ShoreTel Switches End-of-Sale | End-of-Life ~ What Does it all Mean?

ShoreTel end of life full width switches end of sale

In January of 2017 ShoreTel made several EoS (End of Sale) and EoL (End of Life) announcements. The announcements were for multiple hardware and software products.  The hardware products coming to EoL have been in EoS for more than 6 years.  ShoreTel’s track record of asking their clients to upgrade hardware has been incredible. The last EoL product from ShoreTel occurred more than 10 years ago, with ShoreTel’s original “Blue Appliances.”  Because most clients have never gone through this with ShoreTel, there is still a lot of confusion about exactly what this means and how to address it properly. The easiest way to begin dissecting this is to refer to this chart provided by ShoreTel:

ShoreTel Switches End-of-Life and End-of-Sale, how this effects ShorTel customers


End-of-Sale vs End-of-Life, ShoreTel Switches

Let’s start by explaining what EoS and EoL describe in this situation. EoS is pretty self explanatory, after the EoS date your partner can no longer quote or sell the product. EoL indicates ShoreTel will no longer provide support to the EoL product. This includes ending software updates, bug fixes, and or the ability to cover appliances for hardware replacement. If an EoL product is still under support, ShoreTel will limit support to “answering questions.” For ShoreTel clients on the older generation of switches and software platforms a plan needs to be developed and implemented prior to June of 2018.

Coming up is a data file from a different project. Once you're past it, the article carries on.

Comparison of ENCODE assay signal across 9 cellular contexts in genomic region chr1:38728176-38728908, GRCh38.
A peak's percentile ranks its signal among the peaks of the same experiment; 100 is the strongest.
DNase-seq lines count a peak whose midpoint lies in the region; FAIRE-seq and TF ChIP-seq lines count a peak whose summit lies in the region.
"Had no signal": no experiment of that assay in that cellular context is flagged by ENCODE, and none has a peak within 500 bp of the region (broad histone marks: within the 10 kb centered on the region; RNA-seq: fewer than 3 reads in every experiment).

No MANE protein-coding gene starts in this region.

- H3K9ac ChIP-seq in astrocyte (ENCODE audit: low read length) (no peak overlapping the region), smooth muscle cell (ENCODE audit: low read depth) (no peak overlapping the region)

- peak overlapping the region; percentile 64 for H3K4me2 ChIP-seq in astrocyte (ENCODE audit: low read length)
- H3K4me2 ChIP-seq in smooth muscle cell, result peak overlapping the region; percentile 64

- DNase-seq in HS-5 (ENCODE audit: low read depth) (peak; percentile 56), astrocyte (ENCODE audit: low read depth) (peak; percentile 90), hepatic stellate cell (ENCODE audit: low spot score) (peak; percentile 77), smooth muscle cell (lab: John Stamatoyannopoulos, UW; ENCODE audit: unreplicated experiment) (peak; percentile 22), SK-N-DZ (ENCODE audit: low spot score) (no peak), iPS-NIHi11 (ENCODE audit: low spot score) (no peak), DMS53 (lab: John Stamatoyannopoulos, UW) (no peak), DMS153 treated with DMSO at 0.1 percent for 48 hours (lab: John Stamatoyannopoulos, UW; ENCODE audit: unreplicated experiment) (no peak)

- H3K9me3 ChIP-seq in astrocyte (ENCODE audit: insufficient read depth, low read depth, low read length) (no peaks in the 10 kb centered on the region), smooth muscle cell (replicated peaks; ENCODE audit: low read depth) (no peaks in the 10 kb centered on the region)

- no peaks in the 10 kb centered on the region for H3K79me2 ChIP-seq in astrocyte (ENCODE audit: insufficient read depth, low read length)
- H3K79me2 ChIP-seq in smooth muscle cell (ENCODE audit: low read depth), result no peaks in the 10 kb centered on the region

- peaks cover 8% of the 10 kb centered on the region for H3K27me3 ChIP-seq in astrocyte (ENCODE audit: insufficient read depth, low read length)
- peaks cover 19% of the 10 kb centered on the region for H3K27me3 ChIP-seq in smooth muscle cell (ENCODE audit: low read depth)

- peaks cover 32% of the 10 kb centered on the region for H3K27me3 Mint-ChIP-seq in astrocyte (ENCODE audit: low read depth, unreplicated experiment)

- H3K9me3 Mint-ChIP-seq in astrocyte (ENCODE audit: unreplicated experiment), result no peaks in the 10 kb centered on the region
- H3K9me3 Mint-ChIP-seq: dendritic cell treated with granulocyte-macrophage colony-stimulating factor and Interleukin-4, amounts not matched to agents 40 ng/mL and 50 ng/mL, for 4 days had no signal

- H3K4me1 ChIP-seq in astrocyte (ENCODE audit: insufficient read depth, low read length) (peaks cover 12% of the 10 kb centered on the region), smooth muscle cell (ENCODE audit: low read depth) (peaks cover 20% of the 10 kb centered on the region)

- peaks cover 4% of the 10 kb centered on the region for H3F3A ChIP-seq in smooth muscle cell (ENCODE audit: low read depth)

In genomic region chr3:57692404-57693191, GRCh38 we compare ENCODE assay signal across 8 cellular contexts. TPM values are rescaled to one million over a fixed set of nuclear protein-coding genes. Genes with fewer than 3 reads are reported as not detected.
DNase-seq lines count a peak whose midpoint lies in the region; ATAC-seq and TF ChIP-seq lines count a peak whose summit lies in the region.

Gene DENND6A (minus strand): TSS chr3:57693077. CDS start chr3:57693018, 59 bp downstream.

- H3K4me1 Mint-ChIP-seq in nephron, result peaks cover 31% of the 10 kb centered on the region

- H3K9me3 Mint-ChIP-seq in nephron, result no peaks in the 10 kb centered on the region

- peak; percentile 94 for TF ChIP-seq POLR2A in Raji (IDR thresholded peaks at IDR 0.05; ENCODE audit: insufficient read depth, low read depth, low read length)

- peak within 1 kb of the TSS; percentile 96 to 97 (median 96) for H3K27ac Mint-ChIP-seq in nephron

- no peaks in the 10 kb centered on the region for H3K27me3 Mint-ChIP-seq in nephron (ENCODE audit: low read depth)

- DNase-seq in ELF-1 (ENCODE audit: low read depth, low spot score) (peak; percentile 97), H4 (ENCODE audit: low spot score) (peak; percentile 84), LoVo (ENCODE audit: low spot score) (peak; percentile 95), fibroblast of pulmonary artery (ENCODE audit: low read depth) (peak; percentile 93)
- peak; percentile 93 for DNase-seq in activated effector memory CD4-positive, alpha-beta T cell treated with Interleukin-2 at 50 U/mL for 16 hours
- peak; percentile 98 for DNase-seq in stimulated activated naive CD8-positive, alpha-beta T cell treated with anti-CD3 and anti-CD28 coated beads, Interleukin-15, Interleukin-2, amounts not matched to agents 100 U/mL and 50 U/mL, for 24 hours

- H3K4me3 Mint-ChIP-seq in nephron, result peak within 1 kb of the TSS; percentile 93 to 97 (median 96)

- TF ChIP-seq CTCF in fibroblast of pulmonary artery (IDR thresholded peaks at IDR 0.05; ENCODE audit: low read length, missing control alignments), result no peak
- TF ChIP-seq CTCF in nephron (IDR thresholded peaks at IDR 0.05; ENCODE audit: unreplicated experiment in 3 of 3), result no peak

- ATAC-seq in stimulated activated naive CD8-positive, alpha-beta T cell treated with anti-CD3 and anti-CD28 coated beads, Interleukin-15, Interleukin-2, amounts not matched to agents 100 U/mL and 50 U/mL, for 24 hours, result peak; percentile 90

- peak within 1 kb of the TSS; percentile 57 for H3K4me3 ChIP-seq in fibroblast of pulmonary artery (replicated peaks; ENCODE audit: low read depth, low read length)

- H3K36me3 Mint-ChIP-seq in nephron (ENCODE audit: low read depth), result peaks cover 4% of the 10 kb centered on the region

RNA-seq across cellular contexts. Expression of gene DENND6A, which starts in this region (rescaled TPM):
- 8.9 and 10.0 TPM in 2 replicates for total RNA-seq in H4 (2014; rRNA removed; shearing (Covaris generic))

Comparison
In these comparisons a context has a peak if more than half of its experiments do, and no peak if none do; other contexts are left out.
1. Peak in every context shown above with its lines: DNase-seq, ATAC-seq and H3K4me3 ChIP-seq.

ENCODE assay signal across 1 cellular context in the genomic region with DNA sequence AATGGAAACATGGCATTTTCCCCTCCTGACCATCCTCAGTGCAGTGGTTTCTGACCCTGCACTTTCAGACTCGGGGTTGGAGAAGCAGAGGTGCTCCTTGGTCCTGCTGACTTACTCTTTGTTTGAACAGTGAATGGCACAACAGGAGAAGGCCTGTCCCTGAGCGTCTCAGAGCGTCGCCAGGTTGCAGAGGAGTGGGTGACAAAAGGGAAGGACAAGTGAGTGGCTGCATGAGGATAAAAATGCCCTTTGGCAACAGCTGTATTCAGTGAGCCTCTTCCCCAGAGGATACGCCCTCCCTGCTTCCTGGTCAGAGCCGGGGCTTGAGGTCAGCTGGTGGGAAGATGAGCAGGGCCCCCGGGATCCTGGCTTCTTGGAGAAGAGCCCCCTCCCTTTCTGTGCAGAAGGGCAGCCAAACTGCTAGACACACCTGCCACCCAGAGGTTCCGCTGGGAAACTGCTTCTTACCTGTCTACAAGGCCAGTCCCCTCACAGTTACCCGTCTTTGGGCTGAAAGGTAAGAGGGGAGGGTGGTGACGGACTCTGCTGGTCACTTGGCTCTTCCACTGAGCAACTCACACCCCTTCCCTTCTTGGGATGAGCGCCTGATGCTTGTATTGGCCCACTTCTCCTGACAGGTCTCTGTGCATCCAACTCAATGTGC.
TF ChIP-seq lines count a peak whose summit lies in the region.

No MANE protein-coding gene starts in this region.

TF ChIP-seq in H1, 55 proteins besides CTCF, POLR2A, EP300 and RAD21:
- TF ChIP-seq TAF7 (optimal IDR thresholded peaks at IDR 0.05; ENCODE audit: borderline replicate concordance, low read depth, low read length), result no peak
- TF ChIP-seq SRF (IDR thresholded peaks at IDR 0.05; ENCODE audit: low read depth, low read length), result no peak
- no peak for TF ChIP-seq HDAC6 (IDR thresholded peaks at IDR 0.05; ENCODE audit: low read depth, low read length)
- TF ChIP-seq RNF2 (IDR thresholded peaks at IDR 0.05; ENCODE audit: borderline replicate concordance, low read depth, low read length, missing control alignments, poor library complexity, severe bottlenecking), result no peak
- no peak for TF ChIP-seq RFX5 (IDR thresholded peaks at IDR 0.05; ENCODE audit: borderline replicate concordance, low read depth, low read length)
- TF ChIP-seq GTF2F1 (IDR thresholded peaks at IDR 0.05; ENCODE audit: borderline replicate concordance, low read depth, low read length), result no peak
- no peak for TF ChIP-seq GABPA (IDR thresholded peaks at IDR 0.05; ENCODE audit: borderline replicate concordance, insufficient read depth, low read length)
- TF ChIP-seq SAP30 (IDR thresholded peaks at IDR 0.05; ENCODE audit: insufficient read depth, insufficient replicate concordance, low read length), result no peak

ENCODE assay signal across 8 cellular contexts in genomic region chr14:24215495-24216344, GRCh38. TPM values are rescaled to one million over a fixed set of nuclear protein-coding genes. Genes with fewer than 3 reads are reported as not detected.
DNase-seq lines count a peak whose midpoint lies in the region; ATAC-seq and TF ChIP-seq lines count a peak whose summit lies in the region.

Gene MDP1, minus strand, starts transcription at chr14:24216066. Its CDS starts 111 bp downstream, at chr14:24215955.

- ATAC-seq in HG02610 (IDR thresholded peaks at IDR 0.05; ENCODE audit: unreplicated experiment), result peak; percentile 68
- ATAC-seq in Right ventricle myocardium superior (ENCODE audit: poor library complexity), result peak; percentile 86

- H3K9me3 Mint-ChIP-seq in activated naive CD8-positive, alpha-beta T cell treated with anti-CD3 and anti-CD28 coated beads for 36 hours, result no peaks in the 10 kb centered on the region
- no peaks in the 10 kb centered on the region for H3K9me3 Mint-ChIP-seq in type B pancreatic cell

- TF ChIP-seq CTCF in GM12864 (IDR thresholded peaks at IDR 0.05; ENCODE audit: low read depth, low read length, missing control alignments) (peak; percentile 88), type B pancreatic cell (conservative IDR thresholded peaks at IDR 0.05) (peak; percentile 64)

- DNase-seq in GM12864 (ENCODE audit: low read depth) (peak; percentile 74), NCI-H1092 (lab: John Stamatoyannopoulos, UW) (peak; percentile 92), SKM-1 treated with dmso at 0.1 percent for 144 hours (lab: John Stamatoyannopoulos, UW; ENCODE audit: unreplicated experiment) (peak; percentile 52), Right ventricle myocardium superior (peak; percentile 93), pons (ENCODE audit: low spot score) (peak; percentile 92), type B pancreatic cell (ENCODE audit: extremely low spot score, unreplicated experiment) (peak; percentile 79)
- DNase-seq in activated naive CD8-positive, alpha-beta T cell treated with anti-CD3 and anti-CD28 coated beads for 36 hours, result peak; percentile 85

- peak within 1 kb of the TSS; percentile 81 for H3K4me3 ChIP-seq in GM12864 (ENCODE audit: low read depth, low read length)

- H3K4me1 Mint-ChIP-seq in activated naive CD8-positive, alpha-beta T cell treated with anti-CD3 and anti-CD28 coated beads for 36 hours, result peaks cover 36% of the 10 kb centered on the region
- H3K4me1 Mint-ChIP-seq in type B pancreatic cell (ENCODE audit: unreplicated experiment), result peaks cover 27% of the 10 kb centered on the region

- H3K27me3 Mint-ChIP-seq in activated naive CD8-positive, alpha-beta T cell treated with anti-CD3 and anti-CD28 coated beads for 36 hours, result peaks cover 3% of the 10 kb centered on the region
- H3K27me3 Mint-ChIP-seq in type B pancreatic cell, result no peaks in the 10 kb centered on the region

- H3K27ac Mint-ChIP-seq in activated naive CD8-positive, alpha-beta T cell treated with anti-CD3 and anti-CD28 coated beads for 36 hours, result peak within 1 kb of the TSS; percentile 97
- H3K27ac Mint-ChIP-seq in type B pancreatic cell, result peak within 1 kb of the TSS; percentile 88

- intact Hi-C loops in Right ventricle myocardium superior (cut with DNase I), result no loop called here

For most organizations the ‘full-width SG voice switches except SG-24A’ is the most pressing EoL announcement to address. When it comes to ShoreTel appliances there are the older full-width SG (ShoreGear) appliances, and the newer half-width SG appliances. To easily identify what type of appliance you are looking at, full-width switches take up a full U, 19 inches in your rack. As you may have guessed, the half-width are closer to 9.5 inches and fit two across with a rack-mount kit. Another way to identify the full vs half-width is the naming convention used. Any switch with a slash in it is full width (ShoreGear 120/24, ShoreGear 40/8, etc.) The minor exception to this is the T1 appliance, the full-width is referred to simply as the ‘T1’ appliance, while the half-width appliance is a ‘T1K’. Any ShoreTel system deployed in and before 2007 is likely to have many full-width switches. Per the above chart, the full-width appliances will no longer be supported after 12/31/17. Any software builds in 2018 will no longer include support for these. If a full-width appliance is still under partner support in 2018, they will not even be eligible for RMAs. These appliances need to be replaced by June of 2018 to maintain a fully supported ShoreTel system.

Replacing ShoreTel Full Width Switches